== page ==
Independent Media Centre Ireland

Real Syrian Opposition Condemns Syrian National Council

category international | anti-war / imperialism | news report author Sunday November 20, 2011 15:37author by pat c

Louay Hussein a former political prisoner in Syria has more than a few doubts about the Syrian National Council. Hussein, a writer and political prisoner from 1984 to 1991, explains: “People who took part in the protests during the first three months were different from the people now,” he says. The original protesters “had political ideas and values and called for liberty and equality. They were for positive action . . . During this stage, I was part of the movement in the street, as an organiser. But others joined the protests. They regard this regime as murderers rather than a tyranny or dictatorship and raise harmful slogans” by calling for external intervention or executing Syrian president Bashar al-Assad.

However, he observes that the “council has a lot of financial and diplomatic support. Many EU states give visas to its members but not to us.”

Hussein warns that it is “dangerous” for outside powers to rely exclusively on opposition groups “because they do not represent the will of all the people some support the regime”. Condemning escalating clashes between the army and armed opposition elements, Hussein insists that the uprising must be peaceful and hopes the Free Syrian Army formed by deserters will be marginalised.

“I don’t know anything about the origin of the Free Syrian Army. It has no political arm . . . Its members want to fight tyranny to bring tyranny. I’m afraid they will be freedom fighters like the Taliban of Afghanistan.”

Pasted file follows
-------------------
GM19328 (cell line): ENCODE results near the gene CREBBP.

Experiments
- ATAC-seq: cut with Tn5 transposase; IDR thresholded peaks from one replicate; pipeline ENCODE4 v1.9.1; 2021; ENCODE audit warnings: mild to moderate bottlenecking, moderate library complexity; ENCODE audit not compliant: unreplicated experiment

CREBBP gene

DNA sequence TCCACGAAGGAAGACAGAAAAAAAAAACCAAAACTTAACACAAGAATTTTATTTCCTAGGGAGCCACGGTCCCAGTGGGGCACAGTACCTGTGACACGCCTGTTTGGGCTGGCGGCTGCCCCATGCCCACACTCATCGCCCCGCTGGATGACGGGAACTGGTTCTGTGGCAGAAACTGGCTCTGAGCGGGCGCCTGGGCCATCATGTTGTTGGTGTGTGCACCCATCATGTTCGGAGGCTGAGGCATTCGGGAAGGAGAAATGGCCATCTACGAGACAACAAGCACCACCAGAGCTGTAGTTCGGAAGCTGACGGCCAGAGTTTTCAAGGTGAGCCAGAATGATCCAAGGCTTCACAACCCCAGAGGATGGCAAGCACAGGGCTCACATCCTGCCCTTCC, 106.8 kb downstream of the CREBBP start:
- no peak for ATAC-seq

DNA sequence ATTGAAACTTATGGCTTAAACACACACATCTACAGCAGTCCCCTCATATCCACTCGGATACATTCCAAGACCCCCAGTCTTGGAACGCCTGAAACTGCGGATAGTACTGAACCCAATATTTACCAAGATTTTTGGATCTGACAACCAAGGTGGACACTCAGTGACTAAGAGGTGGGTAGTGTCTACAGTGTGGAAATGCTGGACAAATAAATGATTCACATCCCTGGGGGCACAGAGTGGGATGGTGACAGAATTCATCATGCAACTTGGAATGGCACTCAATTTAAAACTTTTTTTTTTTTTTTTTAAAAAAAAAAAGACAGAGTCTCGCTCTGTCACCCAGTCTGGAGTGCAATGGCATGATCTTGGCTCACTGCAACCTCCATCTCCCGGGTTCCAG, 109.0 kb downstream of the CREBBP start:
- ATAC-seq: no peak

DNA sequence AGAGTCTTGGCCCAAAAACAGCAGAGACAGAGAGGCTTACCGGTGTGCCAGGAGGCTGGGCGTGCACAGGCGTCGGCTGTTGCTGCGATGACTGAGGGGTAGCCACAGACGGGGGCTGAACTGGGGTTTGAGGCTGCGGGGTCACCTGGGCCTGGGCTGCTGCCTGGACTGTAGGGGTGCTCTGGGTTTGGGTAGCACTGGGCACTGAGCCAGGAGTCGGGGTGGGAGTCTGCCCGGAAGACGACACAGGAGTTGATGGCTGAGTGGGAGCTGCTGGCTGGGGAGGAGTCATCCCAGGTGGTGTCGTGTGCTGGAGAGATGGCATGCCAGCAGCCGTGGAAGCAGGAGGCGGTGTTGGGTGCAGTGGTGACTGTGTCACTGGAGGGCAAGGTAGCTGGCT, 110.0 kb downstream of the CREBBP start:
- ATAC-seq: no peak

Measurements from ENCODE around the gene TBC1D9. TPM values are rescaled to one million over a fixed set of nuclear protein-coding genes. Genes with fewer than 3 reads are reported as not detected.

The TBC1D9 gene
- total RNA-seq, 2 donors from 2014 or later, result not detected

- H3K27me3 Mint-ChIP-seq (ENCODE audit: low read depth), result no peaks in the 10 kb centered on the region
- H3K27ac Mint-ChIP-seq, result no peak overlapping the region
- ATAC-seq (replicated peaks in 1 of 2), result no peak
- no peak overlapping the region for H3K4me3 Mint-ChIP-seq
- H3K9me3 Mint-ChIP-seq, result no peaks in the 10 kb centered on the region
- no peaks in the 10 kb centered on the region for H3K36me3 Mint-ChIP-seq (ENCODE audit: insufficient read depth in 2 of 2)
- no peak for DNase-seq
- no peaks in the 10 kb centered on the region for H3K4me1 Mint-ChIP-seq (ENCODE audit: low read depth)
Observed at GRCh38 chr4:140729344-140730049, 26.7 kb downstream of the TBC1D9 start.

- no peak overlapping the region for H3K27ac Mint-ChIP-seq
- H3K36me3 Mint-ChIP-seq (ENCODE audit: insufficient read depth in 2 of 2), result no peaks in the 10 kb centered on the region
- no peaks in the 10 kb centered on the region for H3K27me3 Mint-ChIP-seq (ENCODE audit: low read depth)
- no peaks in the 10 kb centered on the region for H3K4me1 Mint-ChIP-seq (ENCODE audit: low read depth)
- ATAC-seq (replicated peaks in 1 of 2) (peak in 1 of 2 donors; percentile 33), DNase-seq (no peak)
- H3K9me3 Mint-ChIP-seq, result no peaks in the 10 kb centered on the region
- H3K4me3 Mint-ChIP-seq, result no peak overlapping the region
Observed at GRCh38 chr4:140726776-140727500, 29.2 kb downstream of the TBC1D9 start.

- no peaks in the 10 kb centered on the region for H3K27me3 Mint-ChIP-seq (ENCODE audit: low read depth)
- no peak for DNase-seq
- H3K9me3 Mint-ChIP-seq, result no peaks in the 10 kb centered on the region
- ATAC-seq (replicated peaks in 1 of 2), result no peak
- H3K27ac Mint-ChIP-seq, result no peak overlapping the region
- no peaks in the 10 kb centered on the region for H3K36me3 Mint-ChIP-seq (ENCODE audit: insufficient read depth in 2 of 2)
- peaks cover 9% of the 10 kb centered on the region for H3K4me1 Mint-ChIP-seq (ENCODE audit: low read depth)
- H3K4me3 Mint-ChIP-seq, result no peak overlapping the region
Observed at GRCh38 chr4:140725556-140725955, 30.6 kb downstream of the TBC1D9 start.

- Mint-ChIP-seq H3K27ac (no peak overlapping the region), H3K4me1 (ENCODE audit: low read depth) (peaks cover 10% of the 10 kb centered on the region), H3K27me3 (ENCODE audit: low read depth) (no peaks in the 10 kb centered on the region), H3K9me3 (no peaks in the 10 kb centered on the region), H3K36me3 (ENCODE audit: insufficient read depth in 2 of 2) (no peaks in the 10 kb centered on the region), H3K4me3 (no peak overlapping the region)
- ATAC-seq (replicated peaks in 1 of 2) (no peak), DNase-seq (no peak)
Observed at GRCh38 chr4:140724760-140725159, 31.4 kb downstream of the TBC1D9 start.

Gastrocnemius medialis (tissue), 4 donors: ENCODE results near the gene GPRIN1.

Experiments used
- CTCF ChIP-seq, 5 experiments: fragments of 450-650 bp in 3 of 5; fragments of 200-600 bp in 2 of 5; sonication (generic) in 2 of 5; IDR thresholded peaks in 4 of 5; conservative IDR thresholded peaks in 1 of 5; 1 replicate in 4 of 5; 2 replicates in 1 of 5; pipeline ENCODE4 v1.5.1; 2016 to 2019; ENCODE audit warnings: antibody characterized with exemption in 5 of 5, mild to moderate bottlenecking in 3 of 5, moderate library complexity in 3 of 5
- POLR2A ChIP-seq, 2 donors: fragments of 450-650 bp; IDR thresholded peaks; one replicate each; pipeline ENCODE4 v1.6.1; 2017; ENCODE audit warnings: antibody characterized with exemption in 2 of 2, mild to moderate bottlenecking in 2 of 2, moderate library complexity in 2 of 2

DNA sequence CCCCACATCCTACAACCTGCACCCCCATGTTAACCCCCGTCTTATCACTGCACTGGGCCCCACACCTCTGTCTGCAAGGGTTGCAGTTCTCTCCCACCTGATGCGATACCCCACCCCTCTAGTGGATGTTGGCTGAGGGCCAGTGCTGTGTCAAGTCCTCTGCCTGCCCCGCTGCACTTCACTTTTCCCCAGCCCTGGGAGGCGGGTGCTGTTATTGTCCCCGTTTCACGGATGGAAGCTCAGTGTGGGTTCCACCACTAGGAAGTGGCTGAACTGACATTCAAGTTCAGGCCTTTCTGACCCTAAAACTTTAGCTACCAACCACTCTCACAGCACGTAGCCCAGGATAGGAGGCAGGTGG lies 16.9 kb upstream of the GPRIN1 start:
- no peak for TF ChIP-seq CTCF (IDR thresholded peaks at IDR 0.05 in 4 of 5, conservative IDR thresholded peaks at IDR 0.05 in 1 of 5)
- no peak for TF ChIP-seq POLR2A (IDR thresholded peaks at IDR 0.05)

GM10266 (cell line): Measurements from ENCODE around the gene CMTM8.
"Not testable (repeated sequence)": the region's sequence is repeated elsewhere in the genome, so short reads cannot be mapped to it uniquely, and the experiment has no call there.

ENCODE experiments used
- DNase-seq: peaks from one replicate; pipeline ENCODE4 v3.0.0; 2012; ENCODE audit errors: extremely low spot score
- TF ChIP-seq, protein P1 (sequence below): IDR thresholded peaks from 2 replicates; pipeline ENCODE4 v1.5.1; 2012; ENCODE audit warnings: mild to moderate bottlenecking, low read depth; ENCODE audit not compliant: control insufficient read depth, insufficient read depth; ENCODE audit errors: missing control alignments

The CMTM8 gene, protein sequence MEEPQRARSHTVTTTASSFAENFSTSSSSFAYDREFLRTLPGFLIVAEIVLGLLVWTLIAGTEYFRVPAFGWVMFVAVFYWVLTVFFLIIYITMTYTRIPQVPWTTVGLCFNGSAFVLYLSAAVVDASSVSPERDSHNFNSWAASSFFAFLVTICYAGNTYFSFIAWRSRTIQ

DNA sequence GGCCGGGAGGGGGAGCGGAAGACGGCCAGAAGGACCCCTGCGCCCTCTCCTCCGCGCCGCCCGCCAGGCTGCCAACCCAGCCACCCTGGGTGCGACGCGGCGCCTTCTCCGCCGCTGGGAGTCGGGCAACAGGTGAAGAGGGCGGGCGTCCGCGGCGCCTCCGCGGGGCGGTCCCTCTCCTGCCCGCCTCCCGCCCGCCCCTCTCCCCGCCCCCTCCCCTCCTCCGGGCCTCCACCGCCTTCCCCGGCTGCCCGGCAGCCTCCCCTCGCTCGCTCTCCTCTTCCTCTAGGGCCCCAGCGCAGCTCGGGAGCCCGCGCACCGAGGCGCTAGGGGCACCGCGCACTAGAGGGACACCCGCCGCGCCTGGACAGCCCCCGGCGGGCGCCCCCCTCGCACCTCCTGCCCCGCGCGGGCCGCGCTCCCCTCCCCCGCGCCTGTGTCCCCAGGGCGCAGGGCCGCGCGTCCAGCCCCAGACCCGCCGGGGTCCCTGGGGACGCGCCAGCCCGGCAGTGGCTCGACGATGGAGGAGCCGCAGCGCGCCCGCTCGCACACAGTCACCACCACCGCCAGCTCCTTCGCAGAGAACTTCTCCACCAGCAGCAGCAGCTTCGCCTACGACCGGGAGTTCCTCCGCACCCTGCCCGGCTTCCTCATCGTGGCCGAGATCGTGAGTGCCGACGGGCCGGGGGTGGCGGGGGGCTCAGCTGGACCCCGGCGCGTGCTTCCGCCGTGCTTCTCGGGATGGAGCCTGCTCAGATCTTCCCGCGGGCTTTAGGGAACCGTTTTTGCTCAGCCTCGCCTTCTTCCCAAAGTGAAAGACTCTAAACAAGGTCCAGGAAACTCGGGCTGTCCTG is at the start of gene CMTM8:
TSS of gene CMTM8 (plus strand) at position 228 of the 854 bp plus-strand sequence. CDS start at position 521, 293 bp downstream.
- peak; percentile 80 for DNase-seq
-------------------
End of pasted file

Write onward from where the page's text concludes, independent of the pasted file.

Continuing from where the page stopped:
Hussein is not trying to grab a leadership position by virtue of his years of involvement. He does not believe veteran leaders who have fought the regime in the past and served terms in prison can lead at this juncture. “We need new leaders to emerge from the street.”

His movement urges dialogue while the Syrian National Council rejects contact with the regime. He was the first to organise a meeting of opposition groups in Damascus. This took place at the end of June.

“There is always a possibility for dialogue,” he says, but dialogue can take place only “when the regime is ready for dialogue”. Unfortunately, he says, the regime “thinks dialogue is an exchange of points of view . . . not a means of reaching accommodation”.

“We tried many times to speak with the government. At first the regime did not acknowledge us, now it recognises us. Now that the time is ripe for dialogue, conditions do not give us a chance.”

Meanwhile the French lead the rush to war. The French foreign minister, Alain Juppe, called on the UN security council to strengthen sanctions against Assad's regime. However, Russia, which holds veto power in the council, urged caution in moving against Damascus.

Sanctions against Syria like those against Iran are war by another means.

The "Free Syrian Army" has upped the ante by launching  two rocket-propelled grenades at the offices of the ruling Ba'ath party in Damascus.

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